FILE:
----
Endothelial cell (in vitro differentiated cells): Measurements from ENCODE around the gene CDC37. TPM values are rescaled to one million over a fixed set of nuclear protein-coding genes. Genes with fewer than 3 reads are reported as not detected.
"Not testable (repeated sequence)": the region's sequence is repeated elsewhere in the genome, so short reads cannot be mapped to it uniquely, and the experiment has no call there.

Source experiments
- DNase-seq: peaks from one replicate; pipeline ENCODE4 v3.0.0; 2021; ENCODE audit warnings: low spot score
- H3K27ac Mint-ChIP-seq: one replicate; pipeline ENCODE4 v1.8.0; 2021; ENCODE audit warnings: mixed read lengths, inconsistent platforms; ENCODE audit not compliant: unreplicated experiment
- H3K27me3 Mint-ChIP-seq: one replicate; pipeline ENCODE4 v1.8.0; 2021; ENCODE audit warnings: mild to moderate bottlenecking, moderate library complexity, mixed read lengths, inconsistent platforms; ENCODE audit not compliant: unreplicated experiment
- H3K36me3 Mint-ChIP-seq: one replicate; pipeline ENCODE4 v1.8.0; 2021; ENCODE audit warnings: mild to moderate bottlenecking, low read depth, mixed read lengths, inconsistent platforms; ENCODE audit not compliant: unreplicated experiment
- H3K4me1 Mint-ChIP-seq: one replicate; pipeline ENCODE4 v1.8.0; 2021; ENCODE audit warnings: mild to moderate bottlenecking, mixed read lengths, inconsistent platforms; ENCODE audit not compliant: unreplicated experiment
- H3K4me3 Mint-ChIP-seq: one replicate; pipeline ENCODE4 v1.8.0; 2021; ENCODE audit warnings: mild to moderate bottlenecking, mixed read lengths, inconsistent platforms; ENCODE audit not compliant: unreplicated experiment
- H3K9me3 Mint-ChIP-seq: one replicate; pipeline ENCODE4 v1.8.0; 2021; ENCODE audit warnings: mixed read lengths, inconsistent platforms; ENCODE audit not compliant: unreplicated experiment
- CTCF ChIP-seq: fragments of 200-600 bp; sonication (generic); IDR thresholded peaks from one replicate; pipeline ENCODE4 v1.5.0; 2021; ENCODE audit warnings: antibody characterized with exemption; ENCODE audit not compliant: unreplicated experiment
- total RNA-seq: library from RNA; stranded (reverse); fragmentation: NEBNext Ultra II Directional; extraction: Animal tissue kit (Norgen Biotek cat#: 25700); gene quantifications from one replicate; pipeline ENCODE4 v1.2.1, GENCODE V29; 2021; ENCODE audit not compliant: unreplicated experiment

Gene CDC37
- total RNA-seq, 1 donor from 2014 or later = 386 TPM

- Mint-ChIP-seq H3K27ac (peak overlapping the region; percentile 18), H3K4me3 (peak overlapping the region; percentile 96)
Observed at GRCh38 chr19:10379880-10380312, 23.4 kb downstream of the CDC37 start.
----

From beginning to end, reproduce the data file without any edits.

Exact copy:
Endothelial cell (in vitro differentiated cells): Measurements from ENCODE around the gene CDC37. TPM values are rescaled to one million over a fixed set of nuclear protein-coding genes. Genes with fewer than 3 reads are reported as not detected.
"Not testable (repeated sequence)": the region's sequence is repeated elsewhere in the genome, so short reads cannot be mapped to it uniquely, and the experiment has no call there.

Source experiments
- DNase-seq: peaks from one replicate; pipeline ENCODE4 v3.0.0; 2021; ENCODE audit warnings: low spot score
- H3K27ac Mint-ChIP-seq: one replicate; pipeline ENCODE4 v1.8.0; 2021; ENCODE audit warnings: mixed read lengths, inconsistent platforms; ENCODE audit not compliant: unreplicated experiment
- H3K27me3 Mint-ChIP-seq: one replicate; pipeline ENCODE4 v1.8.0; 2021; ENCODE audit warnings: mild to moderate bottlenecking, moderate library complexity, mixed read lengths, inconsistent platforms; ENCODE audit not compliant: unreplicated experiment
- H3K36me3 Mint-ChIP-seq: one replicate; pipeline ENCODE4 v1.8.0; 2021; ENCODE audit warnings: mild to moderate bottlenecking, low read depth, mixed read lengths, inconsistent platforms; ENCODE audit not compliant: unreplicated experiment
- H3K4me1 Mint-ChIP-seq: one replicate; pipeline ENCODE4 v1.8.0; 2021; ENCODE audit warnings: mild to moderate bottlenecking, mixed read lengths, inconsistent platforms; ENCODE audit not compliant: unreplicated experiment
- H3K4me3 Mint-ChIP-seq: one replicate; pipeline ENCODE4 v1.8.0; 2021; ENCODE audit warnings: mild to moderate bottlenecking, mixed read lengths, inconsistent platforms; ENCODE audit not compliant: unreplicated experiment
- H3K9me3 Mint-ChIP-seq: one replicate; pipeline ENCODE4 v1.8.0; 2021; ENCODE audit warnings: mixed read lengths, inconsistent platforms; ENCODE audit not compliant: unreplicated experiment
- CTCF ChIP-seq: fragments of 200-600 bp; sonication (generic); IDR thresholded peaks from one replicate; pipeline ENCODE4 v1.5.0; 2021; ENCODE audit warnings: antibody characterized with exemption; ENCODE audit not compliant: unreplicated experiment
- total RNA-seq: library from RNA; stranded (reverse); fragmentation: NEBNext Ultra II Directional; extraction: Animal tissue kit (Norgen Biotek cat#: 25700); gene quantifications from one replicate; pipeline ENCODE4 v1.2.1, GENCODE V29; 2021; ENCODE audit not compliant: unreplicated experiment

Gene CDC37
- total RNA-seq, 1 donor from 2014 or later = 386 TPM

- Mint-ChIP-seq H3K27ac (peak overlapping the region; percentile 18), H3K4me3 (peak overlapping the region; percentile 96)
Observed at GRCh38 chr19:10379880-10380312, 23.4 kb downstream of the CDC37 start.